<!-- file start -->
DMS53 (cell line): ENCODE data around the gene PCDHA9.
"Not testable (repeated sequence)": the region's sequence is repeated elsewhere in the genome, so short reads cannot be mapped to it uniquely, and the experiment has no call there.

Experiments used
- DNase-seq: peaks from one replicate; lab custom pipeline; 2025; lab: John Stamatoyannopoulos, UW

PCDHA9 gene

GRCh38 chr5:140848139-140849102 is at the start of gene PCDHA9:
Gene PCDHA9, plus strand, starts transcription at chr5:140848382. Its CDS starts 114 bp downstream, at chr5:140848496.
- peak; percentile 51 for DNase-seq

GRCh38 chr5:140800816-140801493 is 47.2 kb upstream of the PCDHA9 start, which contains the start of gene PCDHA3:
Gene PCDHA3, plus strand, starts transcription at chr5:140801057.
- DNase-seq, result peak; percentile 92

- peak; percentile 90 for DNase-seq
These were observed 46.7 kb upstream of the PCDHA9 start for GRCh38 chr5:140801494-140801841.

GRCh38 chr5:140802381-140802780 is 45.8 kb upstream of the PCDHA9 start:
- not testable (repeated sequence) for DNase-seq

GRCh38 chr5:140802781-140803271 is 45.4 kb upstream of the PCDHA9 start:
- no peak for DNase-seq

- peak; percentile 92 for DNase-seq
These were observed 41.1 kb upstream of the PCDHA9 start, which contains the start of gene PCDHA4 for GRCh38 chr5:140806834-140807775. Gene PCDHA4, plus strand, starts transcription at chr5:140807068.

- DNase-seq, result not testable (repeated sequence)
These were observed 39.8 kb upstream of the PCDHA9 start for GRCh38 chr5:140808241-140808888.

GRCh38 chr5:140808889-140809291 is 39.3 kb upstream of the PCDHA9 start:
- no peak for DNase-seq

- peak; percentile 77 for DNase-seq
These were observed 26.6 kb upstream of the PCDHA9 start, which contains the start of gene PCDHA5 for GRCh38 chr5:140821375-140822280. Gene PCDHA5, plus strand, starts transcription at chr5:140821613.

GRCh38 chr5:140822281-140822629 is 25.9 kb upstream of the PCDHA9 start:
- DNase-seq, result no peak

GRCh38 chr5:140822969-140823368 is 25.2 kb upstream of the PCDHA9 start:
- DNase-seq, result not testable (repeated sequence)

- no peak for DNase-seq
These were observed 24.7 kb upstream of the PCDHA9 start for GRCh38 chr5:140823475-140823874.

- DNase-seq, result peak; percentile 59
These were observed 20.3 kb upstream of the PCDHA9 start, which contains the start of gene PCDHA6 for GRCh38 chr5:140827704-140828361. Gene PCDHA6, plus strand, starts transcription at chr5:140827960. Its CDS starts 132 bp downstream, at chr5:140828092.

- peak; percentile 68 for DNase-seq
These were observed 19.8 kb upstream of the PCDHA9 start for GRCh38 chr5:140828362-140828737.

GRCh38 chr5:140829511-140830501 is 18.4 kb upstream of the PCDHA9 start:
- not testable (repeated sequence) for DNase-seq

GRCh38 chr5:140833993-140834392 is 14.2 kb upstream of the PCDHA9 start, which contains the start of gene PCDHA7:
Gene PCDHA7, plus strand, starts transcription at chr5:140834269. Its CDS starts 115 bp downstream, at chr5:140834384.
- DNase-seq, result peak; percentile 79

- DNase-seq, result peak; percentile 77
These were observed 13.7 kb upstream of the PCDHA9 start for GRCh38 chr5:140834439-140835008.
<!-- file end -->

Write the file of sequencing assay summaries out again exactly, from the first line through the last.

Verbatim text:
DMS53 (cell line): ENCODE data around the gene PCDHA9.
"Not testable (repeated sequence)": the region's sequence is repeated elsewhere in the genome, so short reads cannot be mapped to it uniquely, and the experiment has no call there.

Experiments used
- DNase-seq: peaks from one replicate; lab custom pipeline; 2025; lab: John Stamatoyannopoulos, UW

PCDHA9 gene

GRCh38 chr5:140848139-140849102 is at the start of gene PCDHA9:
Gene PCDHA9, plus strand, starts transcription at chr5:140848382. Its CDS starts 114 bp downstream, at chr5:140848496.
- peak; percentile 51 for DNase-seq

GRCh38 chr5:140800816-140801493 is 47.2 kb upstream of the PCDHA9 start, which contains the start of gene PCDHA3:
Gene PCDHA3, plus strand, starts transcription at chr5:140801057.
- DNase-seq, result peak; percentile 92

- peak; percentile 90 for DNase-seq
These were observed 46.7 kb upstream of the PCDHA9 start for GRCh38 chr5:140801494-140801841.

GRCh38 chr5:140802381-140802780 is 45.8 kb upstream of the PCDHA9 start:
- not testable (repeated sequence) for DNase-seq

GRCh38 chr5:140802781-140803271 is 45.4 kb upstream of the PCDHA9 start:
- no peak for DNase-seq

- peak; percentile 92 for DNase-seq
These were observed 41.1 kb upstream of the PCDHA9 start, which contains the start of gene PCDHA4 for GRCh38 chr5:140806834-140807775. Gene PCDHA4, plus strand, starts transcription at chr5:140807068.

- DNase-seq, result not testable (repeated sequence)
These were observed 39.8 kb upstream of the PCDHA9 start for GRCh38 chr5:140808241-140808888.

GRCh38 chr5:140808889-140809291 is 39.3 kb upstream of the PCDHA9 start:
- no peak for DNase-seq

- peak; percentile 77 for DNase-seq
These were observed 26.6 kb upstream of the PCDHA9 start, which contains the start of gene PCDHA5 for GRCh38 chr5:140821375-140822280. Gene PCDHA5, plus strand, starts transcription at chr5:140821613.

GRCh38 chr5:140822281-140822629 is 25.9 kb upstream of the PCDHA9 start:
- DNase-seq, result no peak

GRCh38 chr5:140822969-140823368 is 25.2 kb upstream of the PCDHA9 start:
- DNase-seq, result not testable (repeated sequence)

- no peak for DNase-seq
These were observed 24.7 kb upstream of the PCDHA9 start for GRCh38 chr5:140823475-140823874.

- DNase-seq, result peak; percentile 59
These were observed 20.3 kb upstream of the PCDHA9 start, which contains the start of gene PCDHA6 for GRCh38 chr5:140827704-140828361. Gene PCDHA6, plus strand, starts transcription at chr5:140827960. Its CDS starts 132 bp downstream, at chr5:140828092.

- peak; percentile 68 for DNase-seq
These were observed 19.8 kb upstream of the PCDHA9 start for GRCh38 chr5:140828362-140828737.

GRCh38 chr5:140829511-140830501 is 18.4 kb upstream of the PCDHA9 start:
- not testable (repeated sequence) for DNase-seq

GRCh38 chr5:140833993-140834392 is 14.2 kb upstream of the PCDHA9 start, which contains the start of gene PCDHA7:
Gene PCDHA7, plus strand, starts transcription at chr5:140834269. Its CDS starts 115 bp downstream, at chr5:140834384.
- DNase-seq, result peak; percentile 79

- DNase-seq, result peak; percentile 77
These were observed 13.7 kb upstream of the PCDHA9 start for GRCh38 chr5:140834439-140835008.